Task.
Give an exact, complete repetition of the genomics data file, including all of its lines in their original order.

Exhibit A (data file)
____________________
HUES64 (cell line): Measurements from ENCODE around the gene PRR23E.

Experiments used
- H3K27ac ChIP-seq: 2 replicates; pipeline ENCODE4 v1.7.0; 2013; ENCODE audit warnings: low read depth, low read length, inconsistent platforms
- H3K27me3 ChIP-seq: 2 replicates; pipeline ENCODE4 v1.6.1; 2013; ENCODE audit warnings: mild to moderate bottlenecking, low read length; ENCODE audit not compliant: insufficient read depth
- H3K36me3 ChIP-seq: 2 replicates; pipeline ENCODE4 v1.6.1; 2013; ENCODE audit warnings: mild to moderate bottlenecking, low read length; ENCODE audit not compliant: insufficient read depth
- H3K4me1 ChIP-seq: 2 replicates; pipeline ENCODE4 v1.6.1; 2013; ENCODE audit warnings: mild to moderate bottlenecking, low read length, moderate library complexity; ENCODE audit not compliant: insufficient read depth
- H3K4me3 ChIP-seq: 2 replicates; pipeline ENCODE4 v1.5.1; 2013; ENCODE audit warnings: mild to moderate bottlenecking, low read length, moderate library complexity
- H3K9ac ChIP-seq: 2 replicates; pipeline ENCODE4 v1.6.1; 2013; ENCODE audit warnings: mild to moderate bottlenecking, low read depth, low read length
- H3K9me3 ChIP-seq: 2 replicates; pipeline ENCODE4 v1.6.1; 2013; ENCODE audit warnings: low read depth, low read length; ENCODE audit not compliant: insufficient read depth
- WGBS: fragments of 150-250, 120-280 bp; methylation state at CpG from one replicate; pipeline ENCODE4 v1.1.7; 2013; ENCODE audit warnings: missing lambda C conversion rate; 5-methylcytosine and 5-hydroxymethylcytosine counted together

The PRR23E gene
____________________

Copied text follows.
HUES64 (cell line): Measurements from ENCODE around the gene PRR23E.

Experiments used
- H3K27ac ChIP-seq: 2 replicates; pipeline ENCODE4 v1.7.0; 2013; ENCODE audit warnings: low read depth, low read length, inconsistent platforms
- H3K27me3 ChIP-seq: 2 replicates; pipeline ENCODE4 v1.6.1; 2013; ENCODE audit warnings: mild to moderate bottlenecking, low read length; ENCODE audit not compliant: insufficient read depth
- H3K36me3 ChIP-seq: 2 replicates; pipeline ENCODE4 v1.6.1; 2013; ENCODE audit warnings: mild to moderate bottlenecking, low read length; ENCODE audit not compliant: insufficient read depth
- H3K4me1 ChIP-seq: 2 replicates; pipeline ENCODE4 v1.6.1; 2013; ENCODE audit warnings: mild to moderate bottlenecking, low read length, moderate library complexity; ENCODE audit not compliant: insufficient read depth
- H3K4me3 ChIP-seq: 2 replicates; pipeline ENCODE4 v1.5.1; 2013; ENCODE audit warnings: mild to moderate bottlenecking, low read length, moderate library complexity
- H3K9ac ChIP-seq: 2 replicates; pipeline ENCODE4 v1.6.1; 2013; ENCODE audit warnings: mild to moderate bottlenecking, low read depth, low read length
- H3K9me3 ChIP-seq: 2 replicates; pipeline ENCODE4 v1.6.1; 2013; ENCODE audit warnings: low read depth, low read length; ENCODE audit not compliant: insufficient read depth
- WGBS: fragments of 150-250, 120-280 bp; methylation state at CpG from one replicate; pipeline ENCODE4 v1.1.7; 2013; ENCODE audit warnings: missing lambda C conversion rate; 5-methylcytosine and 5-hydroxymethylcytosine counted together

The PRR23E gene